I think I have a new favorite show. At least as far as streaming-only goes.
I totally missed The Wire during its dominance of the aughts, and tried about a year ago to get into it, but as a friend suggested, it just didn’t age well. The baggy jeans and oversized sweat shirts might as well be drape-y tunics from the Italian Renaissance.
I do get the reverence for The Wire though, and the heated arguments over which seasons were the best. Noting that adulation, I can only wonder if Narcos isn’t a modern day version of HBO’s seminal series.
I had extremely guarded expectations heading into Season 3 (I realize how late I am on the this whole series, apologies). It had an odor similar to where Vikings, probably my favorite current show, resides right now. The legendary and historically questionable Ragnar, portrayed charismatically and with as much soul as any character I’ve seen recently by Travis Fimmel, was killed during Season 4. No spoiler he dies in a snake pit, as history would have us believe. He was the centerpiece of the Vikings universe, which is now trying to sail with success in ways that have me keeping it on probation even as half its fifth season has ended. Why isn’t Lagertha the new fulcrum of everything? Why don’t I despise Ivar even more than I already do? Jonathan Rhys Meyers was marginalized awfully quickly. Bring back Rollo!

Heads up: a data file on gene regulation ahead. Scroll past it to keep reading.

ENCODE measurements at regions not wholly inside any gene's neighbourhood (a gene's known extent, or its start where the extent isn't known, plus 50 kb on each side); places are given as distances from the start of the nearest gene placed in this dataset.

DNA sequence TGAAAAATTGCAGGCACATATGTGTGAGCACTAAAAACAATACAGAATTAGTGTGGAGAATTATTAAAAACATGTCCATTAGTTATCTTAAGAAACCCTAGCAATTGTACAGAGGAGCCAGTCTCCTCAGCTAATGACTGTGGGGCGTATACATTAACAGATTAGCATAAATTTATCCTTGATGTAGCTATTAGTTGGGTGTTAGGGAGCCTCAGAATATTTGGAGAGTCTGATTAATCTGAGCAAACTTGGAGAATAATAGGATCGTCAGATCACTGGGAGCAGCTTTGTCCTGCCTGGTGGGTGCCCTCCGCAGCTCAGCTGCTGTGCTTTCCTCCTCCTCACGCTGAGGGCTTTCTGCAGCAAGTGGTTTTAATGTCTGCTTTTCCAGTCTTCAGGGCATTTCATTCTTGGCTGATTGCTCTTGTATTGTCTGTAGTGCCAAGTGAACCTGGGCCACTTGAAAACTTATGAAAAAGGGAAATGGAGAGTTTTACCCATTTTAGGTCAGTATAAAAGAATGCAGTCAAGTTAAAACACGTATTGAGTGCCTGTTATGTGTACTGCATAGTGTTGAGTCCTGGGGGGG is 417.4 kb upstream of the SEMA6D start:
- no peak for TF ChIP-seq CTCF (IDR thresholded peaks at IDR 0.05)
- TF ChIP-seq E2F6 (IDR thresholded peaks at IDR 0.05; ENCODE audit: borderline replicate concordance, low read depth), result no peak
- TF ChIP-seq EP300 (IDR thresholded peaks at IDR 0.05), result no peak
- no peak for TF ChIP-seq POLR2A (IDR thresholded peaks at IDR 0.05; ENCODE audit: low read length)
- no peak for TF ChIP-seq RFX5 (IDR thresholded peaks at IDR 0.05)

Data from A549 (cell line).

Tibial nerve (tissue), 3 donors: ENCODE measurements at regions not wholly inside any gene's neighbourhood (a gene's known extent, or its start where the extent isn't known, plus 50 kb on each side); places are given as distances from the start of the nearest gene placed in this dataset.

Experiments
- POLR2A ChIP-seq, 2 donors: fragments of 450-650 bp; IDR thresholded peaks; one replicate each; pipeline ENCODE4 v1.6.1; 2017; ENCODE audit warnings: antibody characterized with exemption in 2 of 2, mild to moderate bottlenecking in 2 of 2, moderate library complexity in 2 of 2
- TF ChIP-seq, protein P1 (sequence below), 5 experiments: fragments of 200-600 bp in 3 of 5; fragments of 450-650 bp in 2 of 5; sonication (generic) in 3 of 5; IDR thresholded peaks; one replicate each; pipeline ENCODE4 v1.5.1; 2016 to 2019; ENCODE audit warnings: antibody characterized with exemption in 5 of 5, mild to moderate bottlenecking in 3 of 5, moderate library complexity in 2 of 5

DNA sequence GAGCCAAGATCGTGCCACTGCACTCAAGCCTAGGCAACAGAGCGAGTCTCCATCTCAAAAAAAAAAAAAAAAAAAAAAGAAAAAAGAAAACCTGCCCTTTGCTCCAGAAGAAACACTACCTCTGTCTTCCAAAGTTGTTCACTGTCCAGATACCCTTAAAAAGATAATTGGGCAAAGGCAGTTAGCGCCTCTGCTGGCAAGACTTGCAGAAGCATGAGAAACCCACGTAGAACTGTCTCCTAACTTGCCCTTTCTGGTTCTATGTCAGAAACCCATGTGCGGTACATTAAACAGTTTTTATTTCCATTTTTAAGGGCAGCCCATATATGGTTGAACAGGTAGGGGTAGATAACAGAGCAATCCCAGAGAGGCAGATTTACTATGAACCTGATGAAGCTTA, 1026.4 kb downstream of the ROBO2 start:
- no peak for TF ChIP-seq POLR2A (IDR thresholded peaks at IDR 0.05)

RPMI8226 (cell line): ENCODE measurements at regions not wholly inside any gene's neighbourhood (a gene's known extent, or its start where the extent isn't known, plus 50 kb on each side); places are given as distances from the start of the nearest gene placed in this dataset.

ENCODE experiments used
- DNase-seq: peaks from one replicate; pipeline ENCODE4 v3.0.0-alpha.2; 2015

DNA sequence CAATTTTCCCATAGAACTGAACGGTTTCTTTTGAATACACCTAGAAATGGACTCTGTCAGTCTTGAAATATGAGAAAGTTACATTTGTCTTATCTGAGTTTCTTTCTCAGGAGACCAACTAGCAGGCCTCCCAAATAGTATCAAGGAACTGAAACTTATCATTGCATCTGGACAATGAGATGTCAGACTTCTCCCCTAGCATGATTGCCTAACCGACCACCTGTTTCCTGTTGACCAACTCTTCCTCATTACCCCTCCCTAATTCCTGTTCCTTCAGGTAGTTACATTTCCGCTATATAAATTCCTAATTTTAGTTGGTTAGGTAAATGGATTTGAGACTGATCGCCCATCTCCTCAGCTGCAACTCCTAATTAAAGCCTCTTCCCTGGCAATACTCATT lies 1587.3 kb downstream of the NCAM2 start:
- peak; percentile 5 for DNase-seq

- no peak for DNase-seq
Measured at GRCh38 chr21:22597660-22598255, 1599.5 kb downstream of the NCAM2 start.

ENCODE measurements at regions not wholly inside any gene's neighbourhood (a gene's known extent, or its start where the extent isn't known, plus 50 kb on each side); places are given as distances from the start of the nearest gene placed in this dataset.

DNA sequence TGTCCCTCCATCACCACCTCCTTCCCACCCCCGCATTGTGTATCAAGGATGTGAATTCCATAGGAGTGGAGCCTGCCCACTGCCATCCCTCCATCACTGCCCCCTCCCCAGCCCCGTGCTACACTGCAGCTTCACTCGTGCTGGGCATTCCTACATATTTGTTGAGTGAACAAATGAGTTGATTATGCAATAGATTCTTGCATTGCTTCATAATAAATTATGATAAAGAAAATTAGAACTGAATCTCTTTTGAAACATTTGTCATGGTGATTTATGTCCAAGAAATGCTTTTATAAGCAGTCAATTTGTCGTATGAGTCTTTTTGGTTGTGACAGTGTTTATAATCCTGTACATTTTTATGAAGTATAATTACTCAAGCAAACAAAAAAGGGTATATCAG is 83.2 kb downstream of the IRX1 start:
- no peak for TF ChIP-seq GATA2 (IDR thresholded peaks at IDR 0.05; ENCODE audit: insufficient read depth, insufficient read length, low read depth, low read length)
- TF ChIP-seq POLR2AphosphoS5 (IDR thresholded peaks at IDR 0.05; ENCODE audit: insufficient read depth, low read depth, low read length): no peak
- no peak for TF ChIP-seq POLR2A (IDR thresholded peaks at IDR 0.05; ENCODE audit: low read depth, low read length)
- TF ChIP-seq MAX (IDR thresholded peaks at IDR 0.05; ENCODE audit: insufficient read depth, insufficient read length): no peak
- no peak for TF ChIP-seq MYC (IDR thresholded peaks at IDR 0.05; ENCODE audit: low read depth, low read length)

What Narcos did, and what Vikings is attempting is much more complex that swapping out Aunt Vivs. This is like trying to make a show called The Banks of Bel Air work.
Narcos had to proceed beyond the surprisingly tender family moments and deadly business exploits, and death of world’s most (in)famous drug kingpin, Pablo Escobar. Boyd Holbrook, a key protagonist and someone I’d certainly label a co-star of the show, also exited the show. But how?!
Narcos could’ve ended after Season 2 and many would’ve be completely satisfied, which seems hard to do these days in TV. End a series, with pleased viewers.
It was a bold pivot to some secondary, but very violent players, and to Oberyn Martell’s Javier Pena. It worked. Pedro Pascal shined and really needs a call for at least a supporting actor role in an Oscar worthy movie. The show also gave us a heartbeat of sympathy for a good guy, in a bad situation. Matias Varela, a Swede, playing the Cali Cartel’s chief of security Jorge Salcedo. Though he was pretty stupid to believe you can give any organized crime group a notice to depart. You’re in for life.
Very much looking forward to Season Four, in Mexico with El Chapo v. Diego Luna + Michael Pena, and hopefully some guidance from Agent Pena.
I also need to live someplace warm.